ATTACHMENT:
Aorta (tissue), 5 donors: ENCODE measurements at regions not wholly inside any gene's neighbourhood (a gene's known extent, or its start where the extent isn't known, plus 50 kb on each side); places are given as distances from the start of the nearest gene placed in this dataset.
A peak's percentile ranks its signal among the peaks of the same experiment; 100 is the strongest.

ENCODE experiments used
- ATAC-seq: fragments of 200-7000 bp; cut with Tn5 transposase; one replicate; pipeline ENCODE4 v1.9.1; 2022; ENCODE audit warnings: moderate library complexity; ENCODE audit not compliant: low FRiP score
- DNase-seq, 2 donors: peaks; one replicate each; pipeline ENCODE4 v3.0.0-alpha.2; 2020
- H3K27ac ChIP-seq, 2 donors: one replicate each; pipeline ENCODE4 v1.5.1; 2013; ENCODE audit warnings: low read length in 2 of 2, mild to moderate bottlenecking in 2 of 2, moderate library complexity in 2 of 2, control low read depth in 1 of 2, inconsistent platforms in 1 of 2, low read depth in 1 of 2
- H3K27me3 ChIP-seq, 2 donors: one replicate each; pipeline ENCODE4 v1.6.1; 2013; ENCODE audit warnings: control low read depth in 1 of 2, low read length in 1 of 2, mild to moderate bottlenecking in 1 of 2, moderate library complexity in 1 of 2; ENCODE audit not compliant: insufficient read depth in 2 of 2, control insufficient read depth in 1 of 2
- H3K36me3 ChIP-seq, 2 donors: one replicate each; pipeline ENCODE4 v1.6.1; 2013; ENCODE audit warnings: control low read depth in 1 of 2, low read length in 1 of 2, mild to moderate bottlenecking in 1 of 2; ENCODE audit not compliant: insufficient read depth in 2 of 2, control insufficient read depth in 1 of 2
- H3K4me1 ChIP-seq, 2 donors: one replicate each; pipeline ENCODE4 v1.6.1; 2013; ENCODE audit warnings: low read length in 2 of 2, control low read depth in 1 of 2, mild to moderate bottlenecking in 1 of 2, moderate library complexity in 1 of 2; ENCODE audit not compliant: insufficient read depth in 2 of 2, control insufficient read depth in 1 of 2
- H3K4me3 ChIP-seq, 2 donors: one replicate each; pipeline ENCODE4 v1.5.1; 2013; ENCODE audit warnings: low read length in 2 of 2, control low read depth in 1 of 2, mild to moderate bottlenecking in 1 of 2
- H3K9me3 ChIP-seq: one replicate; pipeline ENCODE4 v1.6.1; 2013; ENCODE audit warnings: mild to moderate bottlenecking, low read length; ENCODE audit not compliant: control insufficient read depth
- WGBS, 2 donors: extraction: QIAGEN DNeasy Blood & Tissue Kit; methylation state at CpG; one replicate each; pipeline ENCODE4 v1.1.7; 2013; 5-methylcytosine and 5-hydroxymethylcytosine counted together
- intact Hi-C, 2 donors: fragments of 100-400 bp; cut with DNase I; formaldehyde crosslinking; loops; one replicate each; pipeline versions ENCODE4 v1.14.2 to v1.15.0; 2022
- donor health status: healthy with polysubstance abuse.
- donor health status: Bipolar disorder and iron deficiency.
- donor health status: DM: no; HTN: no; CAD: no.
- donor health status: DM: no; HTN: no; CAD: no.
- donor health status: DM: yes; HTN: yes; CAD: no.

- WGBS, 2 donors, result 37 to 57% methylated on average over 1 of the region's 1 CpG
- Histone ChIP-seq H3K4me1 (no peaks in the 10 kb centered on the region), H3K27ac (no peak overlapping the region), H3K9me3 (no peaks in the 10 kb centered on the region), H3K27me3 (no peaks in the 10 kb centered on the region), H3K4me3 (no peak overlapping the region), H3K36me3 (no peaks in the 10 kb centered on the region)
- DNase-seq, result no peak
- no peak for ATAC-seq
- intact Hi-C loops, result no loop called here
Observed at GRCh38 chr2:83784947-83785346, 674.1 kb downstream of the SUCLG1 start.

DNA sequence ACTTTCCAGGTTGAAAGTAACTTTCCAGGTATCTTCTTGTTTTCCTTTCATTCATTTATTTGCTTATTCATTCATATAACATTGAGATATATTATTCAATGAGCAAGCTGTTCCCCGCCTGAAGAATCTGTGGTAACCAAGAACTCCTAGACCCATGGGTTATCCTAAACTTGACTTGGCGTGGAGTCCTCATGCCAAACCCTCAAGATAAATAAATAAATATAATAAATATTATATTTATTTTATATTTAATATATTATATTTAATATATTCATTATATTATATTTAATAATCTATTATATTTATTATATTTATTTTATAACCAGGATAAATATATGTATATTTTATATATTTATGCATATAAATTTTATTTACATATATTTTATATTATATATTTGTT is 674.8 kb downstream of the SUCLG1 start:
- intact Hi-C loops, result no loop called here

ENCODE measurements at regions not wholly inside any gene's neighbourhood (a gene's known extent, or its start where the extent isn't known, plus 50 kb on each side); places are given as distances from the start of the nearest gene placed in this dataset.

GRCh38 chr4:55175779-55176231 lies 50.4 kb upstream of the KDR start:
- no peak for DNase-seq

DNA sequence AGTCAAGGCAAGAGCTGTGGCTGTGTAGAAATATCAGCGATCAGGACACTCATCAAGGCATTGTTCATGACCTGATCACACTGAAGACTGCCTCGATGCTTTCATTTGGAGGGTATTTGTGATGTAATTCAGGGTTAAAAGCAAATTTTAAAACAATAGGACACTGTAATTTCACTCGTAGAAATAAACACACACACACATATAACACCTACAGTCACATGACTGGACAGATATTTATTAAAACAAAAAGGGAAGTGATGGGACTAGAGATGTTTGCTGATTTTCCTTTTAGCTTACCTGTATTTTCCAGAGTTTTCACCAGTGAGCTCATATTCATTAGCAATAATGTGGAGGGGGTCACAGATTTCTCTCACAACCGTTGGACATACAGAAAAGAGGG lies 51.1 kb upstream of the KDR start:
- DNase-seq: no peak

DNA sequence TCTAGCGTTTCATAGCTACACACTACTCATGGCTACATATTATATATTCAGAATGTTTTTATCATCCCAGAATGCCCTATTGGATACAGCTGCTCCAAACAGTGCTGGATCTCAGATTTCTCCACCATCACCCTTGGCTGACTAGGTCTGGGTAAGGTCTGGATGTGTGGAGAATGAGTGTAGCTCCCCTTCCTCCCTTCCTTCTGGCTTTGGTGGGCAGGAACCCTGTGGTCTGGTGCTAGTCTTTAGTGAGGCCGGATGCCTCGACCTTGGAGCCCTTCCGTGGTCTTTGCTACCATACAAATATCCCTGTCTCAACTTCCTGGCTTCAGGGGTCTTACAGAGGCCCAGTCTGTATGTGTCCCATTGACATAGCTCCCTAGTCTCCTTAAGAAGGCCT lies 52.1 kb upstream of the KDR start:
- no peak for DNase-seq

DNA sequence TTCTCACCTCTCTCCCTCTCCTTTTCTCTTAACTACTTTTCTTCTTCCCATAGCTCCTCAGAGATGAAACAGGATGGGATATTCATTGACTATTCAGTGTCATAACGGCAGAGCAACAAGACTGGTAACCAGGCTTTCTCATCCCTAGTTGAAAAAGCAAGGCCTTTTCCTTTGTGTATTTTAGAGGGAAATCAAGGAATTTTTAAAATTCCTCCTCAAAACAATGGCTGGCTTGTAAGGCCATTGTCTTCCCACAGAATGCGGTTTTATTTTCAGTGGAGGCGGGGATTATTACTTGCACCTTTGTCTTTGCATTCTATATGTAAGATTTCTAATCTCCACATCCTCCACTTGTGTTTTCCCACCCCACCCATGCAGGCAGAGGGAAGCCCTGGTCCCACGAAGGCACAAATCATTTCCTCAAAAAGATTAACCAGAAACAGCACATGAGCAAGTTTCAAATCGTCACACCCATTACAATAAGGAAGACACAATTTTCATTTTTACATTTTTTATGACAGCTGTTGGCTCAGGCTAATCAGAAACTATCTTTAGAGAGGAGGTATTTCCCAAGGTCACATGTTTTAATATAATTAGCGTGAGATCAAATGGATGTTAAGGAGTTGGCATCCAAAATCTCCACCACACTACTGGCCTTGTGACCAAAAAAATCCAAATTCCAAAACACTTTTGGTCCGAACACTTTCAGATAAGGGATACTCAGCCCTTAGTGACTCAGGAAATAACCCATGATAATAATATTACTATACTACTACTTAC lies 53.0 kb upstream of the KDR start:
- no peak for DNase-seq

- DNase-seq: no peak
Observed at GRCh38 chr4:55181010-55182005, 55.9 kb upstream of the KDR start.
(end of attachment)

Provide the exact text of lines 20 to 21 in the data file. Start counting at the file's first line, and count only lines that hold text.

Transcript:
- Histone ChIP-seq H3K4me1 (no peaks in the 10 kb centered on the region), H3K27ac (no peak overlapping the region), H3K9me3 (no peaks in the 10 kb centered on the region), H3K27me3 (no peaks in the 10 kb centered on the region), H3K4me3 (no peak overlapping the region), H3K36me3 (no peaks in the 10 kb centered on the region)
- DNase-seq, result no peak